On the other hand, I’d like answers. Definitive “this is what happened” answers – and random flukes don’t give you that.

He’s been his normal self since he regained consciousness there on the kitchen floor, though he was super tired and as he walked through the house, I wasn’t entirely confident he’d make it without assistance. (The anti-seizure medication they gave him at the hospital made him even more groggy and he mostly slept through everything there.)

And I… I didn’t know what to think or do with myself after the ambulance left, other than thank the first responders, and hug each child tight when I came back in. Check in with them. Assess their levels of freaking out. Make sure they were okay.

I stayed in this weird head-space the whole rest of the day and into the evening. Is there a “Power-Mom-Override” that kicks in to keep you safe to drive when you need to pick up your loved ones from the hospital? Is it possible to get stuck in that Override gear, so that after all the kids are safely tucked in bed, when your husband breaks down sobbing into your shoulder, sharing how he felt and what he thought during that whole harrowing experience, you still can’t feel anything?

Is it a good thing that my brain simply refuses to think the scary “what if” thoughts? We know nothing right now, so what good would it do to be worried?

But I *must* be highly aware of the risks here, because I had our emergency room graduate sleep on the couch instead of his room downstairs in the basement. Stairs… no. And I had Mr Smith sleep down in the living room on the floor so he could be there if needed.

(It turned out to be a wonderful call on my part, because as the kids woke up, one by one, they snuggled with Daddy on the living room floor, and ended up all being there in a great big pile of Smithies, holding each other in the morning after a big scare. I can think of nothing better in the whole wide world and it’s a bummer I missed it. Probably looked something like this, except with kids a year older, including David, and a whole bunch of pillows and blankets.)

As I woke up this morning,

laying here in the dark quiet after nursing and changing the baby, snuggling him back to sleep, I looked at how strong I was yesterday – thought about how I’ve handled all of this – and in surveilling that territory, I found some tears. Sadness for how impossibly strong mamas can be because they have to be.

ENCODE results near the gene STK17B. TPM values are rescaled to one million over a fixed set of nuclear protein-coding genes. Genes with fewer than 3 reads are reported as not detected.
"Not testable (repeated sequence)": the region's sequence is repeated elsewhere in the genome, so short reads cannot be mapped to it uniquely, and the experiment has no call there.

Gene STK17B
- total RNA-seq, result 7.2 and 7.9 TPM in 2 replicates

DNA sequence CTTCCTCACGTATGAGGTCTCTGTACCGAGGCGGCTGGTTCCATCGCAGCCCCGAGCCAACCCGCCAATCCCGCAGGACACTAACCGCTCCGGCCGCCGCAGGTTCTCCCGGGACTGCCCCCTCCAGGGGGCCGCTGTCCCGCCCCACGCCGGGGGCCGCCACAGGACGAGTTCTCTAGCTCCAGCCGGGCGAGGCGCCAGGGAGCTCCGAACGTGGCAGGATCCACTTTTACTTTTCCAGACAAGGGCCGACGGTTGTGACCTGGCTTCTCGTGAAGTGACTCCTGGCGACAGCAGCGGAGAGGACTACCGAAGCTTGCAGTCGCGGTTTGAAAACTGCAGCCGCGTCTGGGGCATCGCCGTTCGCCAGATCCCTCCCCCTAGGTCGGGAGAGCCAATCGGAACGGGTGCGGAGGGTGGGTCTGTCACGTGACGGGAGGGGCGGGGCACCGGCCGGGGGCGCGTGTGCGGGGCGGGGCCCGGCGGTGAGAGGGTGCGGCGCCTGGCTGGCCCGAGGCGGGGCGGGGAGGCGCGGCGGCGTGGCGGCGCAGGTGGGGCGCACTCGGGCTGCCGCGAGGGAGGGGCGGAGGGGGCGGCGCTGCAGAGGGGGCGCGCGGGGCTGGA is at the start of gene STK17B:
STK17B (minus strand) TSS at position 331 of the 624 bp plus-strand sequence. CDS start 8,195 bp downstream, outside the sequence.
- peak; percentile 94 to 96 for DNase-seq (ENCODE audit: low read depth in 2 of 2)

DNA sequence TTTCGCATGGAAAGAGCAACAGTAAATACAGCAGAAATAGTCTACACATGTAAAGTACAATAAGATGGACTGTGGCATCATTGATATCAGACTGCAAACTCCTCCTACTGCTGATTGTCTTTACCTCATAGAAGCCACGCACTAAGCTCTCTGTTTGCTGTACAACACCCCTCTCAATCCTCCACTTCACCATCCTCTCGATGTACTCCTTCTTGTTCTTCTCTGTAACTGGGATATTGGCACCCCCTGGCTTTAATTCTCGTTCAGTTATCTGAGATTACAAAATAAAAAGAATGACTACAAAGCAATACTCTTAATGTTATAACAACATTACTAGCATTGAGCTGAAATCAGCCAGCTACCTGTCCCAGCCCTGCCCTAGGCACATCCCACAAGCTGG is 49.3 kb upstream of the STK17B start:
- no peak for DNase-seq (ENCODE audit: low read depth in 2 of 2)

I gifted myself thirty seconds of crying over what I am going through this week as a mom, and you know what came to mind in that moment?

Of all things…
Louisa from Encanto.

I thought that maybe I could in fact relate after all to those who cried watching her pressure song. It didn’t kick up any feels for me when I watched it with the fam-bam on Christmas, but maybe, just maybe, I get it now. Maybe I’ll cry about it next time.

The world on my shoulders and that’s just how it is.

Just 100% there in the role of comforter and problem-solver.

Where are MY feelings? In what strange parallel dimension is it JOSH being emotional and ME holding space for him?

I mean, hello. It’s me. I do nothing if not feel the feels. 

No anxiety? Really? None??

Nope. Exhaustion, yes. Fear, no.

Lift it all. Carry it all. Cracking is not an option I need to take. I don’t really feel the need to breakdown anyway, honest, I don’t.

Without even trying, I find that at least in this instance…

I’m the strong one, I’m not nervous
I’m as tough as the crust of the earth is
I move mountains, I move churches
And I glow ’cause I know what my worth is
I don’t ask how hard the work is
Got a rough indestructible surface
Diamonds and platinum, I find ’em, I flatten ’em
I take what I’m handed, I break what’s demanding…

I know what I’m feeling (or not feeling) makes sense given the circumstances. If my fear-mode is busted, it’s for a good reason and it’ll put itself back together when I need it.

I can’t help but want myself to snap out of this numb sense of shock, though.

PowerMomOverride isn’t a fun gear to stay in.

Edit a month later to add photographic evidence that he is indeed okay. 🙂